National Theatre, South Bank, SE1
Hamlet, National Theatre, South Bank, SE1
Director Nicholas Hytner and cast have plunged deeply into Shakespeare’s text and found a thrilling contemporary relevance in every scene. Our first taste of rotten Denmark is the scream of fighter jets over the battlements of Elsinore. The sentinels nervously brandish their Kalashnikov rifles, adding to the sense of impending conflict, before a truly chilling encounter with the ghost of the murdered king (James Laurenson).
The very public nature of the confrontation in this troubled state takes place in front of TV cameras and a host of onlookers – security guards with earpieces haunt the periphery of the stage. Kinnear’s expressive brow and great physical energy make his a very likeable Prince, whose pseudo-madness has rarely been more amusing – his mattress lolloping is downright hilarious. The soliloquies are, you feel, less important for this production, and, showing admirable restraint, Hytner and Co. have focused their energies on getting the scenes right.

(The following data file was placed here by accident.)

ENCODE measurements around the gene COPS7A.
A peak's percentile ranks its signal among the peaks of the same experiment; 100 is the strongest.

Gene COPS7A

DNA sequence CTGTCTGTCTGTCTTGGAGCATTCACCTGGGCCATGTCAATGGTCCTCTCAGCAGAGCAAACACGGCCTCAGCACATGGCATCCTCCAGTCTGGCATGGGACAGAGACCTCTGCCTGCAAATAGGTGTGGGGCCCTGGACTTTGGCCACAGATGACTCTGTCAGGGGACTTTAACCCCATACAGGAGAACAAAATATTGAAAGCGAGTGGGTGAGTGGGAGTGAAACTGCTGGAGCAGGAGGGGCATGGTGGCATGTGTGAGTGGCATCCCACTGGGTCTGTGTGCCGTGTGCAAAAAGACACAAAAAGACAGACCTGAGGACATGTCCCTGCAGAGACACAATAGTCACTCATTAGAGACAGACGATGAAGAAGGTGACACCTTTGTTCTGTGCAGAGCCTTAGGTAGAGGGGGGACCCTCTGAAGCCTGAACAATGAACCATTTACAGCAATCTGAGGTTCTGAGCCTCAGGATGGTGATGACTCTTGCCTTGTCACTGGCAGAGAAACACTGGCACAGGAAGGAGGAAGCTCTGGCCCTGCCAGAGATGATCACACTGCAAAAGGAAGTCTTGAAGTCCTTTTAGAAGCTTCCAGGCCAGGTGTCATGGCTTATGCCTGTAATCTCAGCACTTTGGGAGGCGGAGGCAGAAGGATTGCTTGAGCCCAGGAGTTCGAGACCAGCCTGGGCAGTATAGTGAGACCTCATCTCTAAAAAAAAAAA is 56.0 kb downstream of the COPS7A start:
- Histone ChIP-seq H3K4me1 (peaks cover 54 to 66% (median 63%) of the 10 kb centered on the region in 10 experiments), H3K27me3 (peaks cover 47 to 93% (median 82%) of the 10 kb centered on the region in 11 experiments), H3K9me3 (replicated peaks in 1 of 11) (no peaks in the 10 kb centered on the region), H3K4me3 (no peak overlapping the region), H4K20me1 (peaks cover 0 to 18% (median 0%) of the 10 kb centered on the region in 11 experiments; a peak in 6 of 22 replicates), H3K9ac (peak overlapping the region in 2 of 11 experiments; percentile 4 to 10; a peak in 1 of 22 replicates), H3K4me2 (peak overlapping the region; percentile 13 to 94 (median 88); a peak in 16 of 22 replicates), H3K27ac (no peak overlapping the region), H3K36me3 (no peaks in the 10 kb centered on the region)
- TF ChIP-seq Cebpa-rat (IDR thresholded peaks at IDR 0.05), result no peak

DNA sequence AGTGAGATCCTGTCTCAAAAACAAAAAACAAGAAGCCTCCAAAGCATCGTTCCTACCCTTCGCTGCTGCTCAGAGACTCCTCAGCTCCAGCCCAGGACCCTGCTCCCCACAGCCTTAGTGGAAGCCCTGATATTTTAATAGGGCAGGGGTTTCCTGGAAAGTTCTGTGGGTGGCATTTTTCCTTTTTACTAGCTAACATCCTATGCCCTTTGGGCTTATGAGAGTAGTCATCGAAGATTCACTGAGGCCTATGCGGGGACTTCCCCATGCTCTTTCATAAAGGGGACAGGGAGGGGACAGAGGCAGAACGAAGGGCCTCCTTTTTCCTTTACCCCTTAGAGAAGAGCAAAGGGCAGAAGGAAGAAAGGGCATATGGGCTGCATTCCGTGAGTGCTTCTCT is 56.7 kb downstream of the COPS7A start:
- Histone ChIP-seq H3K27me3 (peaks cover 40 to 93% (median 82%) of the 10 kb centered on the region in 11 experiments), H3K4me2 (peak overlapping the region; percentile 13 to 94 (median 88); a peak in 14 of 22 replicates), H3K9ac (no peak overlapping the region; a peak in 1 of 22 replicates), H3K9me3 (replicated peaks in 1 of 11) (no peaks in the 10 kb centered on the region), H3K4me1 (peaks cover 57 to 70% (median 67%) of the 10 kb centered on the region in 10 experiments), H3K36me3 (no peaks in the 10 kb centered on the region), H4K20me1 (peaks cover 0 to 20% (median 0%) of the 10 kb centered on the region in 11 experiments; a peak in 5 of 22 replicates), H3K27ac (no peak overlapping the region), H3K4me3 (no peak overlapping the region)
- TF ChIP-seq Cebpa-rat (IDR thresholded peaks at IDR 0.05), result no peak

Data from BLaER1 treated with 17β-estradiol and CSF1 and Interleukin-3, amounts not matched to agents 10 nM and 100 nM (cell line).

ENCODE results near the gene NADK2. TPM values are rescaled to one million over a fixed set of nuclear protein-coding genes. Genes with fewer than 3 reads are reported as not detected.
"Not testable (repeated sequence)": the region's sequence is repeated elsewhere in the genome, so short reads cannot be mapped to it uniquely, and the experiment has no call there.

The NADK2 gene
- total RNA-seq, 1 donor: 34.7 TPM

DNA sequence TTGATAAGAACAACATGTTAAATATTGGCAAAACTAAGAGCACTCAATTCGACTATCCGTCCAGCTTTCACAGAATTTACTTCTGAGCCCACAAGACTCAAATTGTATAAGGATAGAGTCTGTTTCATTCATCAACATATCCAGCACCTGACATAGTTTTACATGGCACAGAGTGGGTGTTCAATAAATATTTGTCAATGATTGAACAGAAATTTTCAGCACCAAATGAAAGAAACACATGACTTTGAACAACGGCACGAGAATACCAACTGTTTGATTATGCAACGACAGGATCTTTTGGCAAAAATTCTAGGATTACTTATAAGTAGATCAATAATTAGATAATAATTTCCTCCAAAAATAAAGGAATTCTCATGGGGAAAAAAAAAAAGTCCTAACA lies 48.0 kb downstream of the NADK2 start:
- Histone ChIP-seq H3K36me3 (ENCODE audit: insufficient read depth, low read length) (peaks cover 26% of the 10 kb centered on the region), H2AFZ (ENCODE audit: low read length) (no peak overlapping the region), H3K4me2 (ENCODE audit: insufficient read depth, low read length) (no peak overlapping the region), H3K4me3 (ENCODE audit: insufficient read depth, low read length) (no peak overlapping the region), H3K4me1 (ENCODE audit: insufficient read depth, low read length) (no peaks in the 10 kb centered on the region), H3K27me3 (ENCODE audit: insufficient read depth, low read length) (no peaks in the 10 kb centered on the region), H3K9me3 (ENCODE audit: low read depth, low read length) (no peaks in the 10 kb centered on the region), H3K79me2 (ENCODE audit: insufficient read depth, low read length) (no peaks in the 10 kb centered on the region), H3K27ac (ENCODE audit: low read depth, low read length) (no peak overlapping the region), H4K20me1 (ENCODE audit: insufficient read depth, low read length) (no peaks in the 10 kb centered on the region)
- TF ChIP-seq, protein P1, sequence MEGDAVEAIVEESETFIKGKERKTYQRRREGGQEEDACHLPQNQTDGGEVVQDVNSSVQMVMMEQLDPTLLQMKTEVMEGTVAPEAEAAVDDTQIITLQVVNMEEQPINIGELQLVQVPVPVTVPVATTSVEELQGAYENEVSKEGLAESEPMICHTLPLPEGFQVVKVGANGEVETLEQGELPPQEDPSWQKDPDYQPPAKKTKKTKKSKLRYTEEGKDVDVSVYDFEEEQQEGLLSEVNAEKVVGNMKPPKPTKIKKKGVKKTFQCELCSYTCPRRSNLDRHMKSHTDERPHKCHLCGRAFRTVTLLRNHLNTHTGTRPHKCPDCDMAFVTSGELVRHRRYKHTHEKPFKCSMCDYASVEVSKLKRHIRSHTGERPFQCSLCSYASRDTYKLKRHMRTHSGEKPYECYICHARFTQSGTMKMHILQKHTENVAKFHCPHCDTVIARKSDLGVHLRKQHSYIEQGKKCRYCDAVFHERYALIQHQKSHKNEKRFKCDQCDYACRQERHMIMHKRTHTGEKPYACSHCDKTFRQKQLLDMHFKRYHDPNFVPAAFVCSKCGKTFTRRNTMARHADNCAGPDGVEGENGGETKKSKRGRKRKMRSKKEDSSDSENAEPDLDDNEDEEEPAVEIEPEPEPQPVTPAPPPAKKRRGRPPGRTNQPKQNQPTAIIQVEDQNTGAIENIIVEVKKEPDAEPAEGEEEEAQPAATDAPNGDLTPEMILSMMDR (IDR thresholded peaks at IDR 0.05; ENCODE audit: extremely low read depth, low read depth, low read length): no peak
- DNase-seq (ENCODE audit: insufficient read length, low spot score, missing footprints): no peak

David Calder as the blundering Polonius has moments of brilliance; as his son Laertes (Alex Lanioekun) and daughter Ophelia (Ruth Negga) struggle to mask their mirth at his lecturing, his sudden seriousness at “to thine own self be true” is adept, his transformation into the Gravedigger, masterly.
There are flaws here: you never really believe in Hamlet and Ophelia’s love, (Shakespeare doesn’t make this easy) nor do the early scenes after the interval maintain the electrical charge of what preceded.
But these are minor quibbles – when Hamlet speaks the terrible “the rest is silence”, the heart experiences a terrific tug and it feels like one of the world’s bright lights has dimmed out. We embrace Hamlet as a friend, and mourn his loss as we would a dear one.
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